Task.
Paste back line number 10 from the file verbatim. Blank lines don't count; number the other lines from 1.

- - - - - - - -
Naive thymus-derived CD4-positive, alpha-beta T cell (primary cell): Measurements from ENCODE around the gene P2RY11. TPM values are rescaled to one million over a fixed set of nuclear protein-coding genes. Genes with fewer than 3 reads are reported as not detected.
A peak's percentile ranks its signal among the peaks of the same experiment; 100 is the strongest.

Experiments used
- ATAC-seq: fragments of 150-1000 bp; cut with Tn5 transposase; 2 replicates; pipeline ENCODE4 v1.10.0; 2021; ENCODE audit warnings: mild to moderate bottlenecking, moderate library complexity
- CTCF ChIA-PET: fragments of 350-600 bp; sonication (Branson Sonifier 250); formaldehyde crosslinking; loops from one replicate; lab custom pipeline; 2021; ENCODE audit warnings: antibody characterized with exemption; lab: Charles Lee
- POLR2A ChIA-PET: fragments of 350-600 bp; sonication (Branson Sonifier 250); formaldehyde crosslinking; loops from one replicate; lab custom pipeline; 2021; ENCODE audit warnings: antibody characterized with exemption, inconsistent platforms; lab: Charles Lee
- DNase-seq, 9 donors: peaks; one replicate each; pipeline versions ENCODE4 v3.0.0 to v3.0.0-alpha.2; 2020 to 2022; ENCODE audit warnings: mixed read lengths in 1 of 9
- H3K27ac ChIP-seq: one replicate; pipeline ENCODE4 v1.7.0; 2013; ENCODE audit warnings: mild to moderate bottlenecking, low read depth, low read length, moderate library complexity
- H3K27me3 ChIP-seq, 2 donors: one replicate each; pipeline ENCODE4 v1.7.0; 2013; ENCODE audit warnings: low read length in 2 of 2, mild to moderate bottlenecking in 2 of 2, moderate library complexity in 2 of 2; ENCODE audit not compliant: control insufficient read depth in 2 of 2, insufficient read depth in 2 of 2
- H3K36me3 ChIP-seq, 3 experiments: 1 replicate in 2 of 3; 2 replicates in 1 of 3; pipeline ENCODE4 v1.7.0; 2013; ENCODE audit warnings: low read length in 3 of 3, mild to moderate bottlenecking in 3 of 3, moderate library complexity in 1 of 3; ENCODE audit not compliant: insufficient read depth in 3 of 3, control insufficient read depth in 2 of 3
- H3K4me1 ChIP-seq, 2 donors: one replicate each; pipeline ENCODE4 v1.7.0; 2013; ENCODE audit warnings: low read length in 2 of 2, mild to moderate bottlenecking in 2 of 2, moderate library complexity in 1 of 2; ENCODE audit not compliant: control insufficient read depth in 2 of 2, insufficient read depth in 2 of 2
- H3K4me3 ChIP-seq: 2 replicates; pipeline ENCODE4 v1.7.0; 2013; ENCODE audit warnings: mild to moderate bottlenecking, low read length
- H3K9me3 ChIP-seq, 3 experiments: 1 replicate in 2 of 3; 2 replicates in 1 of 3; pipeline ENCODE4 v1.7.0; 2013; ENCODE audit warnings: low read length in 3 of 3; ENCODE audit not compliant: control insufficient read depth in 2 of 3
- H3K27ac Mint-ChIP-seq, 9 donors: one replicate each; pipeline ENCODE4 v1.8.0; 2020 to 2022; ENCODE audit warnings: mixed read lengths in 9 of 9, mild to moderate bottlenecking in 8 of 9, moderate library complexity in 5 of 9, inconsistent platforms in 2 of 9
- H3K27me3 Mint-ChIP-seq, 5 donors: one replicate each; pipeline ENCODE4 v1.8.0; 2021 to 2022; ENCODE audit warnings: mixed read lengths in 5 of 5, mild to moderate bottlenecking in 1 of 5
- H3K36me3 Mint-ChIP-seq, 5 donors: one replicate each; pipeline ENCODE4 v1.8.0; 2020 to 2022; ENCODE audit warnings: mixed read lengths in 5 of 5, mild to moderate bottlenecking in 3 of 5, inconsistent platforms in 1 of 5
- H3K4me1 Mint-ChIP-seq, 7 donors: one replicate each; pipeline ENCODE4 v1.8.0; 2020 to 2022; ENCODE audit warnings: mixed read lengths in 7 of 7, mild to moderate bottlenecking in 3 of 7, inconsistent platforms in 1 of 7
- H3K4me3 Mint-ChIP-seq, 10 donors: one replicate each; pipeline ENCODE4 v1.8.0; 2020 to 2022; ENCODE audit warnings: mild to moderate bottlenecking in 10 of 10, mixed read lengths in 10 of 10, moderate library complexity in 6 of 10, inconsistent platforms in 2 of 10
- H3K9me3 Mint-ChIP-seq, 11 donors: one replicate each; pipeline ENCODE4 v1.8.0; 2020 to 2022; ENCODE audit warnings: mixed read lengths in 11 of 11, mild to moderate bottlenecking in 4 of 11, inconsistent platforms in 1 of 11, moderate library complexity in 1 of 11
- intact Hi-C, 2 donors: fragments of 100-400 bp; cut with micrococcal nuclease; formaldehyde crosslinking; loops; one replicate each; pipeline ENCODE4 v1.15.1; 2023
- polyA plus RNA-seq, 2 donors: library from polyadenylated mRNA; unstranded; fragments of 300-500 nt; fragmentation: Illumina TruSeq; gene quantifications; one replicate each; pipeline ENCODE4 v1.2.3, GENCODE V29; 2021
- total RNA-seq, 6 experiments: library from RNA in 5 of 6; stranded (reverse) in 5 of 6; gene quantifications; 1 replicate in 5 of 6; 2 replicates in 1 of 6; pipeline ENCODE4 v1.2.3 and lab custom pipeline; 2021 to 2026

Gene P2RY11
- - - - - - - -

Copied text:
- H3K36me3 ChIP-seq, 3 experiments: 1 replicate in 2 of 3; 2 replicates in 1 of 3; pipeline ENCODE4 v1.7.0; 2013; ENCODE audit warnings: low read length in 3 of 3, mild to moderate bottlenecking in 3 of 3, moderate library complexity in 1 of 3; ENCODE audit not compliant: insufficient read depth in 3 of 3, control insufficient read depth in 2 of 3